Networking, they say, is the best way to find your next job. By nature, I'm not a networker. I feel uncomfortable in crowds, especially when I don't know anyone. In that situation, I don't present myself well, either. There are ways to network on-line, through sites such as as well as finding listserves dealing with your profession.

Linkedin has been very successful for me. With the number of companies I've worked with (I specialize in moving startups to the next level - usually to buyout or merger), I've found many people I haven't heard from in years. The opportunities I've received from that site alone have been very lucrative.

Another way to network is to set up a blog and write about your profession. The content, if well written, can position you as an expert in your field. This isn't a short-term solution - this may take a while to work, but keep up a conversation with anyone who responds to your blog. Even if they are in the same situation you are in, they may know someone who is looking for someone exactly like you!

If you like the hands-on approach, join any marketing associations in your locale. Do you have access to chambers of commerce, rotary clubs, etc. for potential speaking engagements? Have you considered volunteering your marketing services to a worthy cause with a board of directors packed with influential people in your industry? The last two may not pay anything, but it gets you in front of the right people who just might need your services in the “real world”. Plus it keeps you from sitting in your jammies all day in front of the TV waiting for the phone to ring… :-)

How I Find the Right Outsources for Writing & Design

For the writers and designers, I was just in the creative hiring process. I called up the visible companies I knew by reputation, asked for recommendations on ChicWIT (a listserv), and then hit up my professional network for names. My next step was on-line. If they didn’t have a polished web site, they weren’t even considered. If their portfolios were skimpy, I assumed they didn’t have the depth of experience required. If there were typos, I assumed a lack of attention to detail.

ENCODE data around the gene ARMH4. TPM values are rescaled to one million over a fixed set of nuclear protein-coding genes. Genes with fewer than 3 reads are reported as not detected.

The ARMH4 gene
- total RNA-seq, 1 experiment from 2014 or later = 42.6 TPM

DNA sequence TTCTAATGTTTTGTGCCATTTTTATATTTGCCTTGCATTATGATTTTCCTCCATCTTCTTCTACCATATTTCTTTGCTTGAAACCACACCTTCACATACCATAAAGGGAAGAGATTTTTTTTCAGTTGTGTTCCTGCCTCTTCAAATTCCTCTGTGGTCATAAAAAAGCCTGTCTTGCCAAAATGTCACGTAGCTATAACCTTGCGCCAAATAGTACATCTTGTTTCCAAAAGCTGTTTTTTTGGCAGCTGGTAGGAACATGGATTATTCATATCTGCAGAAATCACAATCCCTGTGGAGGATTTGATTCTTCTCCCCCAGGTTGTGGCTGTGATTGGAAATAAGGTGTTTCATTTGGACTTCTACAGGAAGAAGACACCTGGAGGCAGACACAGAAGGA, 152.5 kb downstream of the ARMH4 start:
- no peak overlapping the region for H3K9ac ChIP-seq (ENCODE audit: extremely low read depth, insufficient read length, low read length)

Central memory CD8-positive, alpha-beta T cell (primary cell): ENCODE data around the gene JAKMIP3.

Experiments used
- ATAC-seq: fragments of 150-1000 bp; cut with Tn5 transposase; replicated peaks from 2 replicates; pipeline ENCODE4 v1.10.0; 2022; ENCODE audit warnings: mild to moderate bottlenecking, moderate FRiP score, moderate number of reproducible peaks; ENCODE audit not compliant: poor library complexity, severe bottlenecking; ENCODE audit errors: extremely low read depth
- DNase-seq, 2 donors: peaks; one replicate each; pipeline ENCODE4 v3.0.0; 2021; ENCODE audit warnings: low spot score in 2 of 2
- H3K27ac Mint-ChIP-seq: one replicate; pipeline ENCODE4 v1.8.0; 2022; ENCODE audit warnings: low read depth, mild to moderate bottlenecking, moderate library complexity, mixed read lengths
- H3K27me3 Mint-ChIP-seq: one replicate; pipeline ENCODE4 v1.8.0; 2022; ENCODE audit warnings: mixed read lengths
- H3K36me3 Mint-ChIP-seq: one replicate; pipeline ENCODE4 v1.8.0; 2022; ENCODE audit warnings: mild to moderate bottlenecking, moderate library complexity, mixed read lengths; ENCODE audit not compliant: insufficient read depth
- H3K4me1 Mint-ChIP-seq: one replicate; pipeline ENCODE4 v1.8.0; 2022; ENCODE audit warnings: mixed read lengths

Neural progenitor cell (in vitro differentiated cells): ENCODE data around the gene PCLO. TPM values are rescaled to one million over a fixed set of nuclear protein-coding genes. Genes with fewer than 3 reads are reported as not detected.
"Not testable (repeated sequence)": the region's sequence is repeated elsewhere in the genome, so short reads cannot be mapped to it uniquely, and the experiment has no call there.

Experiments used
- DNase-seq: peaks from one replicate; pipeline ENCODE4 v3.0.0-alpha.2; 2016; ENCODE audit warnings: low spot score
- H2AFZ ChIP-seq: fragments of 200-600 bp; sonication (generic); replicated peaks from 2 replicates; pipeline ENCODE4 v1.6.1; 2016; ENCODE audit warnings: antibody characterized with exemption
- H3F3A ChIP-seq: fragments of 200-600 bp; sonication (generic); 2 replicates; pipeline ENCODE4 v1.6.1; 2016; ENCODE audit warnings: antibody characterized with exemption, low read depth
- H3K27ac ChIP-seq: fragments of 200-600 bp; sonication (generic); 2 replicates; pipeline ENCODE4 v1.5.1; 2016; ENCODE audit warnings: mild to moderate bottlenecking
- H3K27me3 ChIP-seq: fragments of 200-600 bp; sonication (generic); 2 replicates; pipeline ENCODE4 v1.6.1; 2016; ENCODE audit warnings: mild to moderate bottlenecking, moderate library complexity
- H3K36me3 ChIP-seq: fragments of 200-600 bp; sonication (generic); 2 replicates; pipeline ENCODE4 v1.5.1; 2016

When I emailed the seven possible candidates, two never replied and another was a bounceback. Down to four. Of the four, two turned down the job because it was too small for them. Down to two: a recommendation from ChicWIT and someone in my professional network. We had them both come in, interviewed them and will be giving the job to the person in my network this Friday. Needless to say, the web sites were critical in my decision-making.

For marketing people, I’ve always maintained that if you can’t market yourself, you shouldn’t be in the marketing business! :-) Seriously, a decent web site will help you as well, but a proactive approach – selecting the companies in your industry, finding the stakeholders, marketing yourself to them directly with a personalized set of features and benefits you can bring to them, that can be quite compelling.

Finding a need they have and suggestions on how you could address it could work as well. I actually went out on an interview for a PR job at a school district, and I didn’t get the job. However, they created a job for me focusing only on web site PR/communications because of the ideas I brought to the table during my interview. I won a Webby from that job…

Coming to America - Finding Work from Overseas

I’ve seen numerous international applications for work here in the U.S. For those unfamiliar with the process and want to move here and haven’t succeeded, I’d just like to review.